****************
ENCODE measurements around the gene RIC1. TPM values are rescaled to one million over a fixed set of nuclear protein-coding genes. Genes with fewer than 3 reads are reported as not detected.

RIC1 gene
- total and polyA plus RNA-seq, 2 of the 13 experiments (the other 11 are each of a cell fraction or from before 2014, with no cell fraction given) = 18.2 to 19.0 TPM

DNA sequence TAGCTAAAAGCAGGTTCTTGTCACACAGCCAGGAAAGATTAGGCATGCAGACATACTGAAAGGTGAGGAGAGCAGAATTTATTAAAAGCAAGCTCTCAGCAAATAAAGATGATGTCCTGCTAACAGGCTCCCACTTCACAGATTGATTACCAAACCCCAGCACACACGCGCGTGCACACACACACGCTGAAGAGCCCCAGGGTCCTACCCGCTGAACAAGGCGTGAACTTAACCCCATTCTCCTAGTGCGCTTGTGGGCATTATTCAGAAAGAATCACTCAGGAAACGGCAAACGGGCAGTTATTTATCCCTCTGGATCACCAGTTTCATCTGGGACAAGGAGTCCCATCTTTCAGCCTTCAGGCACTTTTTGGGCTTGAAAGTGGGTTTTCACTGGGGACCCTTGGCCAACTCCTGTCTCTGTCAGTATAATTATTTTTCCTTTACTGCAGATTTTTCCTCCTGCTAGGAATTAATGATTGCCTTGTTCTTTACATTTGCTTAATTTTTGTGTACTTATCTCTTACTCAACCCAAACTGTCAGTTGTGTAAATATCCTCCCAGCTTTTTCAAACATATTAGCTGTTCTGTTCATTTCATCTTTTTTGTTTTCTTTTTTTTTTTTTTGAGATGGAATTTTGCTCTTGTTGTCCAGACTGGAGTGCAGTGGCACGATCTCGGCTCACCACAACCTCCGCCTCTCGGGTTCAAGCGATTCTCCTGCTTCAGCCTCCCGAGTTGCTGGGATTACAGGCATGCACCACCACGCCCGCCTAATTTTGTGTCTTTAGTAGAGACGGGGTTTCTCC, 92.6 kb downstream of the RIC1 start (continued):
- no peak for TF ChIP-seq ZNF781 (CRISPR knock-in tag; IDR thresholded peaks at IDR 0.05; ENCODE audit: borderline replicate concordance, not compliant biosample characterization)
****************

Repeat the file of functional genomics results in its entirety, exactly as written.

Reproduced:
ENCODE measurements around the gene RIC1. TPM values are rescaled to one million over a fixed set of nuclear protein-coding genes. Genes with fewer than 3 reads are reported as not detected.

RIC1 gene
- total and polyA plus RNA-seq, 2 of the 13 experiments (the other 11 are each of a cell fraction or from before 2014, with no cell fraction given) = 18.2 to 19.0 TPM

DNA sequence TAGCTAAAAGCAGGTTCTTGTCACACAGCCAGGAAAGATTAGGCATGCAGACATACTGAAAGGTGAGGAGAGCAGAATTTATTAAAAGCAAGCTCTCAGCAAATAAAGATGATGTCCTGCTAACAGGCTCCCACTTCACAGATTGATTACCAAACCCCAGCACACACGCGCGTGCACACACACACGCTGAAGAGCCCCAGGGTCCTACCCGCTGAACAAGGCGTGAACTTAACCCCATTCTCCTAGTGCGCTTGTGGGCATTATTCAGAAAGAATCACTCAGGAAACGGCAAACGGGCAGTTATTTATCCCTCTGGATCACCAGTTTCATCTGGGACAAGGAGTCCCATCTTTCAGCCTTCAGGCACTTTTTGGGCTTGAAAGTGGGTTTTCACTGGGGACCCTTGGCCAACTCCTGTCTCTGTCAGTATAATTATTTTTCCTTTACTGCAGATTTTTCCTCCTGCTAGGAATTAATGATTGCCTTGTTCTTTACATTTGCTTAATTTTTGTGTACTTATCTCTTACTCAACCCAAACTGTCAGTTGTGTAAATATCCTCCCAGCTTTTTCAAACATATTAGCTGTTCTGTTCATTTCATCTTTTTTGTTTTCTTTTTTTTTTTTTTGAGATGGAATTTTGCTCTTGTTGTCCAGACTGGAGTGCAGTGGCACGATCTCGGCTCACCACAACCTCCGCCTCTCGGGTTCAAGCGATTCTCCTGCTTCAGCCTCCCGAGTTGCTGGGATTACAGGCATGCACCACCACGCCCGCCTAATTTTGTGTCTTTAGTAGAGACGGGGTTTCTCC, 92.6 kb downstream of the RIC1 start (continued):
- no peak for TF ChIP-seq ZNF781 (CRISPR knock-in tag; IDR thresholded peaks at IDR 0.05; ENCODE audit: borderline replicate concordance, not compliant biosample characterization)